Asian stocks strengthen but futures show bounce could be short lived
HONG KONG – Asian stocks rose on Wednesday as investors grew hopeful future global interest rate rises might become less aggressive amid early signs previous policy tightening was working to temper price pressures in some major world economies.
MSCI’s broadest index of Asia-Pacific shares outside Japan was up 2.3 percent, after U.S. stocks ended the previous session with gains. The index is up 1.4 percent so far this month.
Australian shares were up 1.66 percent, while Japan’s Nikkei stock index climbed 0.39 percent.
Hong Kong’s Hang Seng Index gained 5.38 percent, pushed higher by a 7 percent lift in tech stocks. Mainland Chinese markets remain closed for holidays.
Investors are closely awaiting a crucial supply decision from OPEC+ due later Wednesday which could have global implications for already high energy prices and inflation.
After making strong gains the previous day, U.S. crude dipped 0.35 percent to $86.22 a barrel while Brent crude fell 0.29 percent $91.58 per barrel.
OPEC+, which includes Russia and Saudi Arabia, could cut between 1 and 2 million barrels a day, according to a Reuters report earlier Wednesday.
The positive tone in Asian equities on Wednesday could prove to be short-lived though.
In early European trades, the pan-region Euro Stoxx 50 futures were down 0.32 percent at 3,467, German DAX futures were down 0.41 percent at 12,631, FTSE futures were down 0.33 percent at 7,071.
U.S. stock futures, the S&P 500 e-minis, were down 0.44 percent at 3,786.5.
The Dow Jones and S&P 500 indexes staged their biggest two-day rallies in two years on Tuesday as fears of aggressive rate hikes eased.
The positive sentiment was fuelled after U.S. job openings fell by the most in nearly 2-1/2 years in August in a sign the Federal Reserve’s mission to tame demand by hiking rates was working.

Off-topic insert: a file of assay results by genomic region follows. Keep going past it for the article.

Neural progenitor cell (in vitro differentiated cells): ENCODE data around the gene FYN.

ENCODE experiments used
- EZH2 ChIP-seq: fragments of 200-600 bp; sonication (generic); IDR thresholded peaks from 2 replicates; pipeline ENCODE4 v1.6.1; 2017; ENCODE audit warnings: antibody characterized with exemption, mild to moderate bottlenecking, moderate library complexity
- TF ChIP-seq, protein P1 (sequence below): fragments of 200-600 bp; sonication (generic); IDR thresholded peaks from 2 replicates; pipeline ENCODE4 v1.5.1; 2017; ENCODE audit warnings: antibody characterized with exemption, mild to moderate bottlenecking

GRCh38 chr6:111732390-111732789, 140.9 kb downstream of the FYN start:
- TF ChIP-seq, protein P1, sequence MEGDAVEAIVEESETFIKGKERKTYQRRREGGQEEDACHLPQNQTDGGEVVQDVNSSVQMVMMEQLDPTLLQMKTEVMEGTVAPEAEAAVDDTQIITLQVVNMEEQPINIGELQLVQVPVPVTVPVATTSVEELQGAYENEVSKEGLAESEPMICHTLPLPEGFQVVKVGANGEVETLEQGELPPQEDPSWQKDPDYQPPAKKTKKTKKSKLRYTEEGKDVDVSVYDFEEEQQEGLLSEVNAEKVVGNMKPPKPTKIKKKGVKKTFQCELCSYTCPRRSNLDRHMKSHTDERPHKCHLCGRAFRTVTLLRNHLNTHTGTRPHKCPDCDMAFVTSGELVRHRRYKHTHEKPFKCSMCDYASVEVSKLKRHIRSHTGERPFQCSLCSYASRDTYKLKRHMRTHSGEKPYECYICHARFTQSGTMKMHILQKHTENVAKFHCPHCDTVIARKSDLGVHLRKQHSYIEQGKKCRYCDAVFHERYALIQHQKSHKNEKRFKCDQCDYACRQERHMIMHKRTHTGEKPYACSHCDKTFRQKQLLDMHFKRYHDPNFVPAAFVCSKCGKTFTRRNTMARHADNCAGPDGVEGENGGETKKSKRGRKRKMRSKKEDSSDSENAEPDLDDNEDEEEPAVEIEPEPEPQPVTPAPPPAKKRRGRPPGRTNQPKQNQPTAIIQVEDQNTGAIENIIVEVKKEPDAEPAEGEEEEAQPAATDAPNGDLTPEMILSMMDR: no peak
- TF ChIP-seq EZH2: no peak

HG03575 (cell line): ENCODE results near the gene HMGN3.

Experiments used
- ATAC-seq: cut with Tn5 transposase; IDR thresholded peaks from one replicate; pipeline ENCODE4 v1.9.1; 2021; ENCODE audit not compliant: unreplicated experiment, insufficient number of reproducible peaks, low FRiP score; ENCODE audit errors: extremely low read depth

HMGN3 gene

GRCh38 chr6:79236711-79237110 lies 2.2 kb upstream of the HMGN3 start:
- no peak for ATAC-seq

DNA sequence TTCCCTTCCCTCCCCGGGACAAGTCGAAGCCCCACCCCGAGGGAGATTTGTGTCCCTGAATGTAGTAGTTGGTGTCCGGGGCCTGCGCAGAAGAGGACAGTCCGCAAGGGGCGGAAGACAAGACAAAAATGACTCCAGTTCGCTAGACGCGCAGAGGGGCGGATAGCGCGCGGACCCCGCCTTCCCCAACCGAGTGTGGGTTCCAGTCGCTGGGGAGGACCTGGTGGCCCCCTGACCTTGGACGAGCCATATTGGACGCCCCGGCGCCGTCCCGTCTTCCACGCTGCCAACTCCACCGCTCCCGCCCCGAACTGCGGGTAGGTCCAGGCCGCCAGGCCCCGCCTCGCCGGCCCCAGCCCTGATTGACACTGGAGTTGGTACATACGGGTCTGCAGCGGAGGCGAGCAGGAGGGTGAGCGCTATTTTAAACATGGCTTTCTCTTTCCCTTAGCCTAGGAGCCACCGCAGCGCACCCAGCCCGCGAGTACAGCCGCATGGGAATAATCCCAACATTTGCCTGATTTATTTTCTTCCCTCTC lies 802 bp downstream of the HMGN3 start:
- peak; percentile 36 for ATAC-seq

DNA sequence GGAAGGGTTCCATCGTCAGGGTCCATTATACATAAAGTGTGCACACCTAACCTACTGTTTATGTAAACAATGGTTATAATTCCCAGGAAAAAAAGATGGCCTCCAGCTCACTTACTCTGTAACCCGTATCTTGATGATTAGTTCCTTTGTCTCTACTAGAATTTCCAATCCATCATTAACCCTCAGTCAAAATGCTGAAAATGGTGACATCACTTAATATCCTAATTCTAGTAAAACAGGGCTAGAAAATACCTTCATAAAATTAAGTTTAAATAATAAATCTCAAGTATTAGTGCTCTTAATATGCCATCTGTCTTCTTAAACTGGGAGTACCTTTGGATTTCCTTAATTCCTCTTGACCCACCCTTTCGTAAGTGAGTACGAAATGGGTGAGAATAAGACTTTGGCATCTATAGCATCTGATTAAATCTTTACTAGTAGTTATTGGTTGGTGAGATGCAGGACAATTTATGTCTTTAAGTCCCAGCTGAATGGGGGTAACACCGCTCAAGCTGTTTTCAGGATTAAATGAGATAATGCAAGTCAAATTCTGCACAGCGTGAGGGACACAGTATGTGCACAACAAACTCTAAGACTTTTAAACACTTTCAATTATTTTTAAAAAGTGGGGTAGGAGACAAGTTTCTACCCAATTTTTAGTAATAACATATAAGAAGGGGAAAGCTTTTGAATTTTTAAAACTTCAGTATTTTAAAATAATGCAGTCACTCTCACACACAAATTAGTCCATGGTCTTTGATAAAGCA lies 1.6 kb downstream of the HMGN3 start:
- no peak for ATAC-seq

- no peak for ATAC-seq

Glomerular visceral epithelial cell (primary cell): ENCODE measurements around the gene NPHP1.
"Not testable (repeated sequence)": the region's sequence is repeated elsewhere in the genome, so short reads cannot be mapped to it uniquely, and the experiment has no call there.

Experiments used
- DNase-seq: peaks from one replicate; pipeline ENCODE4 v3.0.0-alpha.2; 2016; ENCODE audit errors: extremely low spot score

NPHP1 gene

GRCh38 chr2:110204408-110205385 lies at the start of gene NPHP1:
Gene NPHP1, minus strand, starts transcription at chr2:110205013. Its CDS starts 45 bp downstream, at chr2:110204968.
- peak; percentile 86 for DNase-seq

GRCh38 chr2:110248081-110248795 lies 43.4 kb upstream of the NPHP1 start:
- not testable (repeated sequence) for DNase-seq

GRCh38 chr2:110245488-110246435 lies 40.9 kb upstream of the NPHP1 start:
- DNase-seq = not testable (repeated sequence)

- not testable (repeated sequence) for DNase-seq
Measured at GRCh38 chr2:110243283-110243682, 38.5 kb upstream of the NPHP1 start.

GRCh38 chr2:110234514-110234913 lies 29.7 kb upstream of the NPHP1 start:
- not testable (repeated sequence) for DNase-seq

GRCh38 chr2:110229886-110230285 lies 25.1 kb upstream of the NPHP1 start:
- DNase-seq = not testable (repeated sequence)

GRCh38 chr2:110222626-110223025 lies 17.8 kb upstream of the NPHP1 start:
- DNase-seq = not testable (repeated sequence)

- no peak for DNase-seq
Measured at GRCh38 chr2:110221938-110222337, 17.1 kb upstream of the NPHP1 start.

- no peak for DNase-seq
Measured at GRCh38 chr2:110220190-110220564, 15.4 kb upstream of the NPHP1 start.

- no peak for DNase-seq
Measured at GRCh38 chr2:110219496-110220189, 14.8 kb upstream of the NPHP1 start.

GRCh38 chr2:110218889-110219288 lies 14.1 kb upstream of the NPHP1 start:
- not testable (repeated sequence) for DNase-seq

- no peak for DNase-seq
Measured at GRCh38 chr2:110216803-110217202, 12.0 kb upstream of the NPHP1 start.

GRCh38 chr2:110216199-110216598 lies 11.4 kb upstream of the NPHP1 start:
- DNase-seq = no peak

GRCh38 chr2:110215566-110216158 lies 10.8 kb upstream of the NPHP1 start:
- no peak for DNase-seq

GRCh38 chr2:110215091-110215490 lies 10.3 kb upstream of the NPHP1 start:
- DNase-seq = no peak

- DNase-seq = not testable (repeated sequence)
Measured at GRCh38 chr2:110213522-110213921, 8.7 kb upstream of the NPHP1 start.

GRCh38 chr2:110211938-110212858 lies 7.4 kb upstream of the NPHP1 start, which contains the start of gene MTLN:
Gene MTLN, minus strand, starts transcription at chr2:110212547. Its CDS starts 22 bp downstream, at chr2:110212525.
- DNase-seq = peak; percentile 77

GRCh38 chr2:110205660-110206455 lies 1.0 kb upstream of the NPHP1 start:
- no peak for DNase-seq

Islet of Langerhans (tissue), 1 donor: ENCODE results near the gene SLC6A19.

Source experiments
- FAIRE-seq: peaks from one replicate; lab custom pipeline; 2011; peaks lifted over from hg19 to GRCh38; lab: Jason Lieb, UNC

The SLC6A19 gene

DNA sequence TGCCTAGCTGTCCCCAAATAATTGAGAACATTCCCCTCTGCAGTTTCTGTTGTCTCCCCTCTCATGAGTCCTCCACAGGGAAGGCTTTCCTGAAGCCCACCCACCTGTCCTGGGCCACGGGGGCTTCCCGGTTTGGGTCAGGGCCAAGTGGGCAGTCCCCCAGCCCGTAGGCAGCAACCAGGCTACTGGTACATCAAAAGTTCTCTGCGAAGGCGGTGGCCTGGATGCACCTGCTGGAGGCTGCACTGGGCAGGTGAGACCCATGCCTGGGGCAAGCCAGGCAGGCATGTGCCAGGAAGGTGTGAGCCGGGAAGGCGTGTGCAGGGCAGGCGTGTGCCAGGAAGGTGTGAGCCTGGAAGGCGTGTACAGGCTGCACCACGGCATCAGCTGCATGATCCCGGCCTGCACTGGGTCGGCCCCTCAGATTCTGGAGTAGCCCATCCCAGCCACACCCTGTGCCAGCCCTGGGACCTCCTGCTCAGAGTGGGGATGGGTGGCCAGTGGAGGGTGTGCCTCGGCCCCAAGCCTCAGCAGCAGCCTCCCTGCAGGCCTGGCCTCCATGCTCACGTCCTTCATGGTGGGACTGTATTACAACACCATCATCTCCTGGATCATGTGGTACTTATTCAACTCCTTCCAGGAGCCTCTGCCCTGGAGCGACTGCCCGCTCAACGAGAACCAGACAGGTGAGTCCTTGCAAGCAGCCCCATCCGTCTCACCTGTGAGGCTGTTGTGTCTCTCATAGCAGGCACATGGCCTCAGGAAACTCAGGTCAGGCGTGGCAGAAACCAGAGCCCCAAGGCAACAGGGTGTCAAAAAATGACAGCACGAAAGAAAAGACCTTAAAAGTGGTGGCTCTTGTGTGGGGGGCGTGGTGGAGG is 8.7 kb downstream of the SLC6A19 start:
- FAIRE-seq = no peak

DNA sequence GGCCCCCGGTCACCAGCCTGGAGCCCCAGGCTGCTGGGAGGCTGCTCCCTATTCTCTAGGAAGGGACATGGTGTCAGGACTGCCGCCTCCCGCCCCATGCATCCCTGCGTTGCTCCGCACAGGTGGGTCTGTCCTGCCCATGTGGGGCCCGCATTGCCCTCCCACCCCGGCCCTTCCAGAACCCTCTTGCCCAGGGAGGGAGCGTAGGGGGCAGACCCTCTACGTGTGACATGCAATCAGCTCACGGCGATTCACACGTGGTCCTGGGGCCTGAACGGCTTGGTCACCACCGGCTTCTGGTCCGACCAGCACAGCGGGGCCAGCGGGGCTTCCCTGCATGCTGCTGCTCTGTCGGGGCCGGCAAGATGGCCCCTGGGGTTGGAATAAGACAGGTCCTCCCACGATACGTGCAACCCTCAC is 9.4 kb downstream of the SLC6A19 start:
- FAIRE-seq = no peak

“Investors have started to price in that central banks could start to slow the pace of their rate hikes and that is supportive for risk appetite,” Clara Cheong, JPMorgan Asset Management’s global strategist, told Reuters.
“To me, it looks like a bear market rally than anything that might be sustainable just yet. For it to be maintained, we need to see headline and core inflation coming down and not just for a month or two, we need to see a trend of that happening.”
The U.S. Consumer Price Index for September is due to be published on October 13.
The strong performance of Australian shares is the first two-day gain since Sept. 13 and follows the share market’s best day in more than two years on Tuesday after the Reserve Bank of Australia ordered a smaller-than-expected 25 basis points interest rate rise.
In a sign some central banks are still anxious about inflation, New Zealand raised its rates 50 basis points on Wednesday, as expected, but said it had considered a 75-basis point increase.
“This is an oversold market rounding because there has been a stabilisation in the ten year treasuries, the US dollar has started to consolidate and that has created this positive sentiment in the stock market,” said Jack Siu, Credit Suisse’s Greater China chief investment officer.
“It’s going to be one of the bounces you see that won’t be sustained in a volatile market.”
The yield on benchmark 10-year Treasury notes rose to 3.6232% compared with its U.S. close of 3.617 percent on Tuesday.
The two-year yield, which rises with traders’ expectations of higher Fed fund rates, touched 4.0799 percent compared with a U.S. close of 4.097 percent.
The dollar dropped slightly against the yen to 144.05.
The euro slipped 0.1 percent on the day to $0.9971, having gained 1.76 percent in a month, while the dollar index, which tracks the greenback against a basket of currencies of other major trading partners, was mildy positive in the Asian afternoon session after trading in the red earlier.
Gold was slightly lower. Spot gold traded at $1,719.8876 per ounce.
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